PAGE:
None other than Catron served as Maxwell’s legal advisor in 1869, and he persuaded the grant holder to sell to a group headed by Colorado politician Jerome Chaffee. Subsequently, Chaffee’s group created the Maxwell Land Grant and Railway Company to administer the grant, with Stephen Elkins as its president. With deed to the tract in hand, the Company hired W. W. Griffith, U.S. deputy surveyor, to conduct a new survey. Griffith’s survey redrew the tract at 2 million acres—a claim more than ten times the size of the original survey’s decision. Over the next few years, as the Company hoped to capitalize on the expansion of the Atchison, Topeka, and Santa Fe Railroad, they attempted to sell the property at a large profit to English investors. By the time competing survey claims finally established the tract at 1.7 million acres, the British syndicate had collapsed. In the spring of 1879 Catron himself purchased the massive tract for a vastly reduced price.
As all of the wrangling over the size and ownership of the grant played out, homesteaders attempted to stake their own claims. In many cases, they built homes, barns, and fences on lands they believed to be adjacent to the Maxwell Grant. Jicarilla Apaches, nuevomexicanos, and Anglo miners had long inhabited the region. Most had amicable relations with Lucien Maxwell. He understood the reciprocal responsibilities that a traditional patrón provided to those that lived on and near his lands. Inhabitants of the area were indebted to him for their place on the land, but they also relied on routines and norms that had never been guaranteed on paper.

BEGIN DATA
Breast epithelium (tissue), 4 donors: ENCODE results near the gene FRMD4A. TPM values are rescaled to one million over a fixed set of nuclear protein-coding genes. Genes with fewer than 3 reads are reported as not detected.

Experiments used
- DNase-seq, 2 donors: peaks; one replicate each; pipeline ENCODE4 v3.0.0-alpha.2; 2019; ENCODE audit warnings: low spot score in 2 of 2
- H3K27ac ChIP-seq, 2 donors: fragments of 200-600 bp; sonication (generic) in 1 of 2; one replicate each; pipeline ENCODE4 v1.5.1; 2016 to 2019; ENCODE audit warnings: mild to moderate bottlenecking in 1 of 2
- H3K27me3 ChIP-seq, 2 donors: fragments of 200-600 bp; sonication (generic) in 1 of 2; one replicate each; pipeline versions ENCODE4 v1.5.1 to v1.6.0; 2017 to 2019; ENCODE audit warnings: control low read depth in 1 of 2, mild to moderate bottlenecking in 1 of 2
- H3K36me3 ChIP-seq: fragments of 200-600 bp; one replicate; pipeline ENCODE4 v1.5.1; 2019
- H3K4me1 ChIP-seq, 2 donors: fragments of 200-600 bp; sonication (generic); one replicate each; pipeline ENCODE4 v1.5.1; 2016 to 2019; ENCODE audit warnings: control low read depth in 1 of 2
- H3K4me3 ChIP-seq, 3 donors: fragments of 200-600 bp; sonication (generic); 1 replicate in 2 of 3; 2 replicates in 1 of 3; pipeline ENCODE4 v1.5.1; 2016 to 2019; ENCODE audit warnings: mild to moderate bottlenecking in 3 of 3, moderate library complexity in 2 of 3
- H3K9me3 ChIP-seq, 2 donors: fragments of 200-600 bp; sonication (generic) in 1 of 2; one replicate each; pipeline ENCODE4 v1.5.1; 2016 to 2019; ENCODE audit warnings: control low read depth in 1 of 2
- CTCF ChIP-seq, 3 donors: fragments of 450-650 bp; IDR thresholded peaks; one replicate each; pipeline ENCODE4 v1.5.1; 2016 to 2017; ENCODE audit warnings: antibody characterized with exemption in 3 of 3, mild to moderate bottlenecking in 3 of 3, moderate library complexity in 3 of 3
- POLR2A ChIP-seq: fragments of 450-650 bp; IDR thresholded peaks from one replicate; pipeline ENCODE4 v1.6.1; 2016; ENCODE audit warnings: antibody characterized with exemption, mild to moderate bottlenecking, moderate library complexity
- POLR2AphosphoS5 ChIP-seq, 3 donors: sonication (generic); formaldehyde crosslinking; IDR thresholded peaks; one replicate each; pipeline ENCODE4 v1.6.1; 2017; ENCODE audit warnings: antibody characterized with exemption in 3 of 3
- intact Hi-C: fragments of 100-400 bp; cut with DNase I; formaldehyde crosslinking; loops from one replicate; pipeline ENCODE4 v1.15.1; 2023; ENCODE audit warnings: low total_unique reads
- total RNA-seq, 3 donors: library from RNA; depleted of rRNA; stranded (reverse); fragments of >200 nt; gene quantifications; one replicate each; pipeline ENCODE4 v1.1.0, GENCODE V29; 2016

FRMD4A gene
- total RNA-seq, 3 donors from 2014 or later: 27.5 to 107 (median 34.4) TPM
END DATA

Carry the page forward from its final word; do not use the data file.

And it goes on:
The Maxwell Land Grant and Railway Company and the English syndicate, however, relied on deeds and other tangible evidence of their right to transform the patterns of life that had long existed on the grant. As a private property regime worked to replace communal systems, conflicts erupted that resulted in murders and patterns of vengeance. No longer could locals expect redress from their patrón. Absentee company officials made decisions that impacted their access to vital resources without their input. Additionally, dissenting members of the Company began to resent the influence of the Santa Fe Ring. William R. Morley and Frank Springer emerged as the most prominent among them.
Palpable tensions erupted into violence over a seemingly petty matter in April of 1875. Catron charged Ada Morley, William’s wife, with mail fraud because she intercepted a letter that her mother had mailed at the Cimarron post office. Her mother, Mary Tibbles McPherson, noticed the cycles of corruption that marked territorial dealings during a visit from her home in Iowa. The letter was a denunciation of such activities to Washington officials. Catron tenaciously pursued what most locals considered to be an unjust prosecution of Ada Morley.
In the process another opponent of the Ring, Reverend Franklin J. Tolby, became increasingly more vocal. On the morning of September 14, 1875, as he traveled back to his home at Cimarron after completing worship services in Elizabethtown, an unknown attacker shot him twice in the back. His murder shocked the local community, and his friends and family members held partisans of the Santa Fe Ring responsible.